licenses. RACES will remain, however. "After review of the record, we
conclude that we should eliminate RACES station licenses because RACES
station licenses are unnecessary for amateur stations and amateur service
licenses to provide emergency communications," the FCC said.

Under the new licensing scheme, there will be four examination elements.
Element 1 will be the 5 WPM Morse code exam. Element 2 will be a
35-question written test to obtain a Technician license; Element 3 will be
a 35-question written test to obtain a General license, and Element 4 will
be a 50-question written test for the Amateur Extra license. The FCC has
left it in the hands of the National Conference of VECs Question Pool
Committee to determine the specific mix and makeup of written examination
questions. Current Amateur Radio study materials remain valid at least
until the new rules become effective in April.

The FCC's new licensing plan means someone will be able to become a ham by
passing a single 35-question written examination. The plan also simplifies
and shortens the upgrade path from the ground floor through Amateur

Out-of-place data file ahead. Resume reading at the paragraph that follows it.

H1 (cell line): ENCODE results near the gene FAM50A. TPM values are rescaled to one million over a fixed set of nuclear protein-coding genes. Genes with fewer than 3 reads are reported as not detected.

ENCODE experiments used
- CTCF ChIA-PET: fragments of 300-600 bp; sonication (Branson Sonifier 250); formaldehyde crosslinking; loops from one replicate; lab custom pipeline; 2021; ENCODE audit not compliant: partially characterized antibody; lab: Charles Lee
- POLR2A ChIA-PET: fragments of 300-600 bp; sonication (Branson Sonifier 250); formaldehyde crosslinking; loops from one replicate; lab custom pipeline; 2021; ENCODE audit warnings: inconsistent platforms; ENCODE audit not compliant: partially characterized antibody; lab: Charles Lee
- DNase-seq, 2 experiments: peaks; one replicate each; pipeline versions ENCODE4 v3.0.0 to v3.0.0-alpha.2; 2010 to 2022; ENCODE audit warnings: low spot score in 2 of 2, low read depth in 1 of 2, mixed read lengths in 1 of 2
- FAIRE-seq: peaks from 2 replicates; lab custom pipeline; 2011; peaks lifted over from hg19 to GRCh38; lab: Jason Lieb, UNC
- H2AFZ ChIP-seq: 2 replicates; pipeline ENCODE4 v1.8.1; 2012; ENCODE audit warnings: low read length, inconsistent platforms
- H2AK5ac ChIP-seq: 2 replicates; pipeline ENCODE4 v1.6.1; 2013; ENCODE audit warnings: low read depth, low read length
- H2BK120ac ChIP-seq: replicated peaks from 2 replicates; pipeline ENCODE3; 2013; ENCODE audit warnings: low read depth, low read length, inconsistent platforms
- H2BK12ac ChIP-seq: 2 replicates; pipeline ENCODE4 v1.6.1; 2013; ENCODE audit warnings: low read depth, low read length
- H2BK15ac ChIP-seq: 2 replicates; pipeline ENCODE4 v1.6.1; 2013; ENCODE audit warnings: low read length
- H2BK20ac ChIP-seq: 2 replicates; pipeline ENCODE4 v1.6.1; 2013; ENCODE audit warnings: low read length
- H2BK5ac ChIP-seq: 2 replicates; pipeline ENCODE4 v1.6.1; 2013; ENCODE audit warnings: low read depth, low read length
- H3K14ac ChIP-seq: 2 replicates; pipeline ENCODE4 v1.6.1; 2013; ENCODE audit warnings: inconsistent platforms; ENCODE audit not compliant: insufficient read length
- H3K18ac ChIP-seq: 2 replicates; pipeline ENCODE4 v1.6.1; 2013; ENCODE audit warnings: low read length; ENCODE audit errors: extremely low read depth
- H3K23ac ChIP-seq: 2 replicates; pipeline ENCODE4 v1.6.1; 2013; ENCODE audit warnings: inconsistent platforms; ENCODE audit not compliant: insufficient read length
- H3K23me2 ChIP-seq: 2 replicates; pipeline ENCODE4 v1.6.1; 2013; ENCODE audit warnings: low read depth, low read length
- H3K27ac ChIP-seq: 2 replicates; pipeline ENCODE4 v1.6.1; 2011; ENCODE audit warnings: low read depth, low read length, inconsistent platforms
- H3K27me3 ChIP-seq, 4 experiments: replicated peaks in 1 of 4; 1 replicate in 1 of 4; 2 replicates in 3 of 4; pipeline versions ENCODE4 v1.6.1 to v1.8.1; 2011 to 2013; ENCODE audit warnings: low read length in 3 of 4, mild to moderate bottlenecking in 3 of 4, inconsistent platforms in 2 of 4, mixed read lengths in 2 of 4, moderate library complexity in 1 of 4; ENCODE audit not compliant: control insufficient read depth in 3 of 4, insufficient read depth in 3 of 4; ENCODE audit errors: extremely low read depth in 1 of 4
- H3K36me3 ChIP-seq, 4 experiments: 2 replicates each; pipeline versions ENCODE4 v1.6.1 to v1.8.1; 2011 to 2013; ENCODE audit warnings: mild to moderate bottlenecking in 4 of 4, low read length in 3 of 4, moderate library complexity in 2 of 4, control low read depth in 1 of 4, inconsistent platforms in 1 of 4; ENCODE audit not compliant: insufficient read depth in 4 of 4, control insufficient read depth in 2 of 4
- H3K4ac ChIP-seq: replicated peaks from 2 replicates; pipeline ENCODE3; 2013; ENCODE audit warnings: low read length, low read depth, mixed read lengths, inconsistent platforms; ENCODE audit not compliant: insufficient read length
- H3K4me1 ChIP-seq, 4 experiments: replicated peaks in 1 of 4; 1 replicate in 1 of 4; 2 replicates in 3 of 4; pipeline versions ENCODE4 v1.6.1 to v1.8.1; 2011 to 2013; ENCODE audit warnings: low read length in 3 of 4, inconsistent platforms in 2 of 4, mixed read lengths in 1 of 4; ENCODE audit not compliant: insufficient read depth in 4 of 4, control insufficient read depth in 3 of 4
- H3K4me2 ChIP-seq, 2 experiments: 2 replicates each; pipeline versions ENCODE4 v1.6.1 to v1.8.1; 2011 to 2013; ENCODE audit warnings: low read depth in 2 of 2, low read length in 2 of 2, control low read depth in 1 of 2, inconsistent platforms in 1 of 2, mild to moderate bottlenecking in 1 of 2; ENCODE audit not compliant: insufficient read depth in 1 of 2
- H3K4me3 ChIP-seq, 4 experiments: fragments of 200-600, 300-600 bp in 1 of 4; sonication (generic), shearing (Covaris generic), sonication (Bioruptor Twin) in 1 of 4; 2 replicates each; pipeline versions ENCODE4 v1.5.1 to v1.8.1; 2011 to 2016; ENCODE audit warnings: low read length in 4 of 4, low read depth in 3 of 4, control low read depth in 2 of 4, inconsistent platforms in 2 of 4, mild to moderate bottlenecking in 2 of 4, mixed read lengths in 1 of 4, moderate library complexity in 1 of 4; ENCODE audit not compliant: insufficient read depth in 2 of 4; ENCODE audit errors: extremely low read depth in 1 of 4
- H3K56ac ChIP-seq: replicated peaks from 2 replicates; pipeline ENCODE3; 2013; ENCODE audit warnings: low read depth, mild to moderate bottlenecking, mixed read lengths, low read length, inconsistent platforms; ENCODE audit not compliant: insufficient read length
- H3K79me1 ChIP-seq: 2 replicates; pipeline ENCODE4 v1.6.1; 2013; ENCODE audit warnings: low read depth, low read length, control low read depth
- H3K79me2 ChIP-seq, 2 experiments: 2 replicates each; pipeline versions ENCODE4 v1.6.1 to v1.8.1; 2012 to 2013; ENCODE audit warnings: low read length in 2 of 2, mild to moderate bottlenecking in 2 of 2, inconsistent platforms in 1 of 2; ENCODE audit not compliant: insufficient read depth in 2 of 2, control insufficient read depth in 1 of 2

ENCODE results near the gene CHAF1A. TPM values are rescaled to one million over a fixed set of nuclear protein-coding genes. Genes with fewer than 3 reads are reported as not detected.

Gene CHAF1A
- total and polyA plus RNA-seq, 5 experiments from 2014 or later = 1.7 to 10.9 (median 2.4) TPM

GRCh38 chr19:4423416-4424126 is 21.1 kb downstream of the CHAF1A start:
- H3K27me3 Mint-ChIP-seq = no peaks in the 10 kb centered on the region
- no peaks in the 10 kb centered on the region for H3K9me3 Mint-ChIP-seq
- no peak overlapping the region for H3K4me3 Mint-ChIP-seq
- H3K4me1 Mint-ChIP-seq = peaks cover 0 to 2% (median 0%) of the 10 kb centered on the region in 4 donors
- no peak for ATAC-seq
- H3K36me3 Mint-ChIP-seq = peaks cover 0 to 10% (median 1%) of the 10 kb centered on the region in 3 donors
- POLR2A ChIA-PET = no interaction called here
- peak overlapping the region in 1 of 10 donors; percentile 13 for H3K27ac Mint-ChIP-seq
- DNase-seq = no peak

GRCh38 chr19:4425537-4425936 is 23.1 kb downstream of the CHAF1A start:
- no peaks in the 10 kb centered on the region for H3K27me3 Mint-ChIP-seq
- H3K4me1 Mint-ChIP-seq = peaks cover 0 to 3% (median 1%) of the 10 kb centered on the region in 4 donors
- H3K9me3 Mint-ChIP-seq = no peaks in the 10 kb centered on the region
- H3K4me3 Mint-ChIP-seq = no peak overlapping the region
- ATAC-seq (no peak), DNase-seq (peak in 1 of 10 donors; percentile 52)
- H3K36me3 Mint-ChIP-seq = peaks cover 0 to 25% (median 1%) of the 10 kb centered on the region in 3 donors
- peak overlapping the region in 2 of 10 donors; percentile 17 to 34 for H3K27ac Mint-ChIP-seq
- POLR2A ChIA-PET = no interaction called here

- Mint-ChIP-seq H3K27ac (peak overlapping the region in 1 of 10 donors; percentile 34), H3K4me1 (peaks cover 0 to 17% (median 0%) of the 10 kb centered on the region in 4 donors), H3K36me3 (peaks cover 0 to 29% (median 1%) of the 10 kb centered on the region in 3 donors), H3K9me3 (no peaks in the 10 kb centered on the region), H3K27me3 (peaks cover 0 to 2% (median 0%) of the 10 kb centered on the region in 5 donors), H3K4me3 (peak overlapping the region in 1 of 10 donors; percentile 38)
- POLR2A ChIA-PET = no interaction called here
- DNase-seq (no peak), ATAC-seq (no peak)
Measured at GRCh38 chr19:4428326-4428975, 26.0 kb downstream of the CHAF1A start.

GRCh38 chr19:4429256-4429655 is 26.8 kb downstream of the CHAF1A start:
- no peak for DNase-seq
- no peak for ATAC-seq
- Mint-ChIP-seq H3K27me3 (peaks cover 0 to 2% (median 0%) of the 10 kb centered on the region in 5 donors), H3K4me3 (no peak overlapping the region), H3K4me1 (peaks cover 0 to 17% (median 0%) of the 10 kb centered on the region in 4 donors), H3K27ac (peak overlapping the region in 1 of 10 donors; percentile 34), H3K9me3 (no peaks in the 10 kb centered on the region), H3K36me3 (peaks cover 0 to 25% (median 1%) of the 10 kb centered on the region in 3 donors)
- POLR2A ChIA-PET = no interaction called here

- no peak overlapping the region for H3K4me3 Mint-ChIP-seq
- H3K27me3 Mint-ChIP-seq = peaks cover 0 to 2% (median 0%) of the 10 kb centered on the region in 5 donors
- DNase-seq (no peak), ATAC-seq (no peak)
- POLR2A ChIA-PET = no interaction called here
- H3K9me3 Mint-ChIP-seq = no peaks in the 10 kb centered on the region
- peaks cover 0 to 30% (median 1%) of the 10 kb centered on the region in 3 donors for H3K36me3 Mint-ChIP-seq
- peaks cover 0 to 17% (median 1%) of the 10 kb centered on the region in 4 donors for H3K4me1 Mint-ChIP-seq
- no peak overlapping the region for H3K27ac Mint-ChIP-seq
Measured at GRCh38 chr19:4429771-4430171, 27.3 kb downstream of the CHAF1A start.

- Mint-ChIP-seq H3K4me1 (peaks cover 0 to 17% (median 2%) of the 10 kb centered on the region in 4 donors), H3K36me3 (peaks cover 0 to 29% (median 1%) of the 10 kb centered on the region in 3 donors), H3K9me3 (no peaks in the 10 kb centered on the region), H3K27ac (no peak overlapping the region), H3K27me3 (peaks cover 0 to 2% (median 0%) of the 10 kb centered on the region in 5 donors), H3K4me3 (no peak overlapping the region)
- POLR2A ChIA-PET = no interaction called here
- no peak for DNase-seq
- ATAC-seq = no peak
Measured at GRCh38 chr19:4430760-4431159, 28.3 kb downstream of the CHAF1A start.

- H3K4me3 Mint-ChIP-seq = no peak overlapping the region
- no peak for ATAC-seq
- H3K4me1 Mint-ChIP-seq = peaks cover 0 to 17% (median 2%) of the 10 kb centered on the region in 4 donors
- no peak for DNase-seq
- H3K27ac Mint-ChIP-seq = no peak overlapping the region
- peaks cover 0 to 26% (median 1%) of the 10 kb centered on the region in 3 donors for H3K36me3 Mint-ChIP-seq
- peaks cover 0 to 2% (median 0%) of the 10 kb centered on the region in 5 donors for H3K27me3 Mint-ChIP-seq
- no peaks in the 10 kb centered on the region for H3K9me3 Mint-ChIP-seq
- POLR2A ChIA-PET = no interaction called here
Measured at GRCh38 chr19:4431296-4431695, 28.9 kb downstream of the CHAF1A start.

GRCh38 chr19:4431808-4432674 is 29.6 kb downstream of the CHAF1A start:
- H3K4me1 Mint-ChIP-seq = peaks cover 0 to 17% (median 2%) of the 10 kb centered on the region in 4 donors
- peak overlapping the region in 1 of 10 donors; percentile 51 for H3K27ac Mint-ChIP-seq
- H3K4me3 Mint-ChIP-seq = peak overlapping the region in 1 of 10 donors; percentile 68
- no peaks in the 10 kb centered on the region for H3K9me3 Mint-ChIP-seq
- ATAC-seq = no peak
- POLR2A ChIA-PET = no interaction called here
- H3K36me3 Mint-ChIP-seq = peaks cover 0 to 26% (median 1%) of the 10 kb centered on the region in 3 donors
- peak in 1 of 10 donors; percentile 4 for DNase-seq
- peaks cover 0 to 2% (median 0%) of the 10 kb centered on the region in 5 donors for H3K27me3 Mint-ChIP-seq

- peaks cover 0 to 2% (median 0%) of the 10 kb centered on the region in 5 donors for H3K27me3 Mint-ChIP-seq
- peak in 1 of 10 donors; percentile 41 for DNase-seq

Extra--especially since amateurs will only have to pass one Morse code test.

Elimination of the 13 and 20 WPM Morse requirements also means an end to
physician certification waivers for applicants claiming an inability to
pass the Morse code examination due to physical handicap.

The effective date provides a window of upgrade opportunity for current
Advanced licensees. Between now and April 15, current Advanced holders may
take the existing Element 4B, a 40-question test, giving them credit for
having passed the current Extra written examination. Likewise, holders of a
Certificate of Successful Completion of Examination (CSCE) for Elements 3B
or 4B dated on or after April 17, 1999, will be able to qualify for General
or Amateur Extra respectively when the new rules go into effect on April
15, 2000.

The FCC disagreed with the League's suggestion that it undertake a
restructuring of operating privileges along with licensing restructuring.
"We believe that in light of ongoing discussions concerning implementation
of new and more modern communications technologies within the amateur
service community, we should accord the amateur service community an
opportunity to complete such discussions and possibly reach a consensus
regarding implementation of new technologies before we undertake a
comprehensive restructuring of the amateur service operating privileges and
frequencies," the FCC said in its Report and Order.

In its amendments to Part 97, the FCC's Report and Order refers to a "Club
Station Call Sign Administrator," something that does not exist under the
current rules and which was not explained in the R&O itself. An FCC
spokesperson said the Commission plans to issue a Public Notice soon to
explain the program and to solicit qualified entities to serve as call sign
administrators for club station applications.